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Michael Stewart at TGIF, Wellington Cathedral of St Paul, celebrates Tournemire’s L’Orgue mystique

By , 25/09/2020

Charles Tournemire’s L’Orgue mystique

The tenth recital
Le cycle après Pentecôte II: Suites XXXVII, XXXVIII, XXXIX, XL, (37, 38, 39, 40). The 11th, 12th, 13th and 14th Sunday after Pentecost

Michael Stewart, on the electronic organ

Wellington Cathedral of St Paul

Friday 25 September, 12:45 pm

Charles Tournemire is probably one of the less familiar organ composers and performers in France. Though he certainly rates, in terms of his fame as both composer and performer, with some of them: Franck, Guilmant, Saint-Saëns, Widor, Gabriel Pierné, Vierne, Dupré… But bearing composition in mind, Tournemire must be regarded as more interesting and significant than half of those.

There is a singular divergence between this group of French organists, organ and choral composers, and the more famous and well-known composers of opera, chamber and orchestral music and songs. Saint-Saëns is about the only composer who straddled both spheres; César Franck did to a certain extent.

The well-known composers of opera, orchestral, keyboard and chamber music, and songs were almost all uninterested in the organ: Auber, Hérold, Berlioz, Adam, Thomas, Gounod, Offenbach, Franck, Lalo, Bizet, Delibes, Chabrier, Fauré, Massenet, D’Indy, Chausson, Debussy, Dukas, Roussel, Ravel…

Tournemire’s compositional career 
This recital was the tenth in the series that Michael Stewart is playing at St Paul’s Cathedral. Tournemire was born in Bordeaux in 1870 and studied at the Paris Conservatoire, becoming one of Franck’s youngest and most gifted students. In 1898 he succeeded Pierné who had succeeded César Frank as organist at St Clotilde basilica in 1890.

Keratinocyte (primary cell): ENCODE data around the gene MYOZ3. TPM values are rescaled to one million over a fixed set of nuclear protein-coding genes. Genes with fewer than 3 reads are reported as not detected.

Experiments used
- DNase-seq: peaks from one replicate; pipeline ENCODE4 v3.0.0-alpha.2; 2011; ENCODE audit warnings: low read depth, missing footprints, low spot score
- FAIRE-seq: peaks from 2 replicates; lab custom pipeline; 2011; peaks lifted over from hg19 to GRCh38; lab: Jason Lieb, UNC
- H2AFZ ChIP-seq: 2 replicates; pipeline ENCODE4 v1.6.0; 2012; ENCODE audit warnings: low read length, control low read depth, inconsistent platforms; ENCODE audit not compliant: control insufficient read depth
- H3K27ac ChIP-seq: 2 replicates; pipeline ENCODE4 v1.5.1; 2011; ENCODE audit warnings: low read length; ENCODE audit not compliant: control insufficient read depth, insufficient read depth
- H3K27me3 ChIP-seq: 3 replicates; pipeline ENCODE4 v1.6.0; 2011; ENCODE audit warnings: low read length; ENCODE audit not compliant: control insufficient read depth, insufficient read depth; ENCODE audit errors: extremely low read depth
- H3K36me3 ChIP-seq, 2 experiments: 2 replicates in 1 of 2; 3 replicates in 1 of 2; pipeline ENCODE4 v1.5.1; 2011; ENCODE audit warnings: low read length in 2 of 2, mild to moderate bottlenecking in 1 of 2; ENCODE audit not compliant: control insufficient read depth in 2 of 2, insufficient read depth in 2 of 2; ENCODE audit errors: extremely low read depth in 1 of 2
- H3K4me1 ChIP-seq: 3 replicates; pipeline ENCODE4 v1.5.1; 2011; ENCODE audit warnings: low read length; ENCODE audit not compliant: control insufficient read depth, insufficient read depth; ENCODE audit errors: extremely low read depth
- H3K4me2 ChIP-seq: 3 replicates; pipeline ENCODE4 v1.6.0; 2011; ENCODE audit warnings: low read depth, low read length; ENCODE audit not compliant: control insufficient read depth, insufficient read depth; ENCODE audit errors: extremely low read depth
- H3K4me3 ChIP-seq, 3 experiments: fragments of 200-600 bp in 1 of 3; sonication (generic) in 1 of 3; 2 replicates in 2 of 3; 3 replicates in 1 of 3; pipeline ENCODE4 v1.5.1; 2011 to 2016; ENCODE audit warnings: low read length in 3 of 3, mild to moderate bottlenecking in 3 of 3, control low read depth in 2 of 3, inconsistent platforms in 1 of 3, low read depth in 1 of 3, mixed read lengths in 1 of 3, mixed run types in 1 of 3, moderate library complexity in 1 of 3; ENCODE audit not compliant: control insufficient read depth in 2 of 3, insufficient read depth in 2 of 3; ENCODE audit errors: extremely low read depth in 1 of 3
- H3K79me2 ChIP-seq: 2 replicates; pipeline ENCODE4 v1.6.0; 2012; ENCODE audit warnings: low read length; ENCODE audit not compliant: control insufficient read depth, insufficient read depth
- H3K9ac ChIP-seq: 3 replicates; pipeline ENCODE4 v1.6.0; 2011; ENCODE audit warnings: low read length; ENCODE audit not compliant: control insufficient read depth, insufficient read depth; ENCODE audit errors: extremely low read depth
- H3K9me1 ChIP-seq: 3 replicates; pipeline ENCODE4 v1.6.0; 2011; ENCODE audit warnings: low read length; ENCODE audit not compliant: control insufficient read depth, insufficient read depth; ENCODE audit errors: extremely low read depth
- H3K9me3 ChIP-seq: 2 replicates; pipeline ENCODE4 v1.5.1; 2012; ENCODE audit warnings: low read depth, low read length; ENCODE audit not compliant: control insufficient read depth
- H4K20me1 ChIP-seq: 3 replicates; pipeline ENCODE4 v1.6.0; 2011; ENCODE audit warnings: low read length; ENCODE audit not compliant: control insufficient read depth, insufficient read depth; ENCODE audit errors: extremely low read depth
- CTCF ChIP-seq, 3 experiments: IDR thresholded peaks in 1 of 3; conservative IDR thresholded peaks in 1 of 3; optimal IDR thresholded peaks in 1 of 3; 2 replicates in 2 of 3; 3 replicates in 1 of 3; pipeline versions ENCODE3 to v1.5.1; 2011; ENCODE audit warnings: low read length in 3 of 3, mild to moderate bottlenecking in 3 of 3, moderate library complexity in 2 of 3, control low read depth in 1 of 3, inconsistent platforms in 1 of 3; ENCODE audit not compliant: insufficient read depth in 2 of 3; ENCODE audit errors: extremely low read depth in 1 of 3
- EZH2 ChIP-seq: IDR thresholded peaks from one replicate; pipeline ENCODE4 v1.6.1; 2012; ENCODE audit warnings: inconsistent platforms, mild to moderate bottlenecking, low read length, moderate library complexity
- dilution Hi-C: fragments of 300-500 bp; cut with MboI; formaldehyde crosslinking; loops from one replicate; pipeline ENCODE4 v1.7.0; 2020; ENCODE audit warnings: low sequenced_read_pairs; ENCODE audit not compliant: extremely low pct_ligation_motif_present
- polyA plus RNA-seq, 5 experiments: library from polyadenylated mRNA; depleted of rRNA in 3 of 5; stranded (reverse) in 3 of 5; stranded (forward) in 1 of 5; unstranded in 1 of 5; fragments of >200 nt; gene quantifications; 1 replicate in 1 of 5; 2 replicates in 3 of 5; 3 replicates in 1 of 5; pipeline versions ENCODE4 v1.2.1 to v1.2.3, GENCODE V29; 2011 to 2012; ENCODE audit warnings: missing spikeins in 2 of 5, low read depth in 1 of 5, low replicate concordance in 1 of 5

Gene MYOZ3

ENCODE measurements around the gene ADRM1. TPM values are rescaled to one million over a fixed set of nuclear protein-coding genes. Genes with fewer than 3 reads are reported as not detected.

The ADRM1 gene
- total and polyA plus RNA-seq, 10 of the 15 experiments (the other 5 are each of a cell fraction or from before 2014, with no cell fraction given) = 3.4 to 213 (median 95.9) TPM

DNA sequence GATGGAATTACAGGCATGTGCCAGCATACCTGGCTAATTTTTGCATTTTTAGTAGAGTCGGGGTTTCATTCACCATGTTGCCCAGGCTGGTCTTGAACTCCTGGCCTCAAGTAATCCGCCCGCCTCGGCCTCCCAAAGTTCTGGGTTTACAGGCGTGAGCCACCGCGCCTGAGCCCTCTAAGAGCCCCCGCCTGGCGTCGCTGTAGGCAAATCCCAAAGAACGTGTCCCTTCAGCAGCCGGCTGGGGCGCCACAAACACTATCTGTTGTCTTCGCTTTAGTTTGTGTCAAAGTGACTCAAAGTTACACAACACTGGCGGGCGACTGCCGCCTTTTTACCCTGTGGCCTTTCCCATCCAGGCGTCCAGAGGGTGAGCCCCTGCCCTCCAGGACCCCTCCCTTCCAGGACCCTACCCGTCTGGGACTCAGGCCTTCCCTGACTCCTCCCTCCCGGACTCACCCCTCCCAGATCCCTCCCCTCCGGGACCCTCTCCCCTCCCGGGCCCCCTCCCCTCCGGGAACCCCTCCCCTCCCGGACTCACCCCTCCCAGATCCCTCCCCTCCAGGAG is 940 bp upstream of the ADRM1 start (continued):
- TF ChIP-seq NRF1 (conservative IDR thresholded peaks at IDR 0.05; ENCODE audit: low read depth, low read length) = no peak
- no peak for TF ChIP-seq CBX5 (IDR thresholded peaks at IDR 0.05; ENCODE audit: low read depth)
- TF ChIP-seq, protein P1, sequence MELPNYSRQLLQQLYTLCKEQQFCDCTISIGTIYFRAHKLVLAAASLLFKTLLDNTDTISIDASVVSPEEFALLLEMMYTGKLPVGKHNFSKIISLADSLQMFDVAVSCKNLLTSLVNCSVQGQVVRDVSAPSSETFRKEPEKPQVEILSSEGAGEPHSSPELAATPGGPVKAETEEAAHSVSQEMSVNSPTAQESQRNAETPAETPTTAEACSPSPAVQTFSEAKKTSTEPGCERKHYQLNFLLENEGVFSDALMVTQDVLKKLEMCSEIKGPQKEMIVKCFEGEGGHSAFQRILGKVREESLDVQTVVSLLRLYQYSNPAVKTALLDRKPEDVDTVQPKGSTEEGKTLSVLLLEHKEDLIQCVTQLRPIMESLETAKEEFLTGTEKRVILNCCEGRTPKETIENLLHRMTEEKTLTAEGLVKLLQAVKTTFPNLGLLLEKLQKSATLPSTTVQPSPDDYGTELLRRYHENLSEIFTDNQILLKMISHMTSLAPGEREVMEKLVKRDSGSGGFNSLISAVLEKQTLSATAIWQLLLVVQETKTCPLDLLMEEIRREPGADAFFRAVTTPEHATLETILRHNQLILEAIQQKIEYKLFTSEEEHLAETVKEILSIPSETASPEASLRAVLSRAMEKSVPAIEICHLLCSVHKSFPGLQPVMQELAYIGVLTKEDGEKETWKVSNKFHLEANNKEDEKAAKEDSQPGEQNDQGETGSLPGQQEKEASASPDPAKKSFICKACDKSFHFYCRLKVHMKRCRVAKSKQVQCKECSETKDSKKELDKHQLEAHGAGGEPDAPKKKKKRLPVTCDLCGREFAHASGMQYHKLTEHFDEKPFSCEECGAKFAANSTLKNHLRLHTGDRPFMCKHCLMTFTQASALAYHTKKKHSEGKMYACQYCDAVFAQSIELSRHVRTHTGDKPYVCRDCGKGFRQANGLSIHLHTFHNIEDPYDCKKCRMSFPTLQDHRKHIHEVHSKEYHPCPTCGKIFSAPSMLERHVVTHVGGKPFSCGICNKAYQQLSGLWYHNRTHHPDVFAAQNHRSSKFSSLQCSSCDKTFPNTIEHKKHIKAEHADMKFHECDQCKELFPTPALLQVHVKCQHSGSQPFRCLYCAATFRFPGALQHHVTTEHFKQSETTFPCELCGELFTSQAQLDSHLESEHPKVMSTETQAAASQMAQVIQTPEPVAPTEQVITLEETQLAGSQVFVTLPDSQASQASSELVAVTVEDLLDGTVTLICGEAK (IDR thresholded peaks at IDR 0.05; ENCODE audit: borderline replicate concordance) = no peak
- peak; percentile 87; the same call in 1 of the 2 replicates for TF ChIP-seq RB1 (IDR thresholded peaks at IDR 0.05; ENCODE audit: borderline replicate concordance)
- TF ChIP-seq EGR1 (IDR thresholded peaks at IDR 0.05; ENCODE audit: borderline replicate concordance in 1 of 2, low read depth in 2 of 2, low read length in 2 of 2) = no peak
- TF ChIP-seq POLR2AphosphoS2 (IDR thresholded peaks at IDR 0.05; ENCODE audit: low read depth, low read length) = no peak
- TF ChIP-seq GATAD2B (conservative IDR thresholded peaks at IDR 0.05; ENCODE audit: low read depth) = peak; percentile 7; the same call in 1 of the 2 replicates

Michael Stewart’s notes on the music were very interesting, rather more that I find about Tournemire on the Internet. More useful is the New Grove Dictionary of Music and Musicians. It records that he studied first in Bordeaux and at age 11 became organist at the church of St Pierre and later at St Seurin in Bordeaux. Then he went to the Paris Conservatoire where, in 1891 he won the premier prix for organ in the class of Widor, whose teaching, along with Franck’s, had a lasting effect on him. And he became organist at St Clotilde in 1898, as mentioned above; and he was appointed professor at the Conservatoire in 1919.

Grove continued: “Tournemire was a mystic, horrified at the materialism of his time and proclaiming his faith through his works, of which the greatest is L’orgue mystique. Its duration equals that of the entire organ music of Bach, and in this cycle it was Tournemire’s aim to accomplish for the Catholic liturgy what Bach had achieved for the Lutheran church. L’orgue mystique consists of 51 Offices, each making use of the plainsong melodies appropriate to a particular Sunday…. His organ style left its mark on a generation of composers.”

He died in Arcachon, in the Department of Gironde on the Bay of Biscay in 1939.

Grove lists a large number of compositions in most forms: four operas, eight orchestral symphonies, several choral works and solo vocal works (mostly unpublished), many solo piano pieces, and other chamber pieces for between two and six instruments. And 22 opus numbers for organ. The total opus numbers amount to 76.

The organs of Paris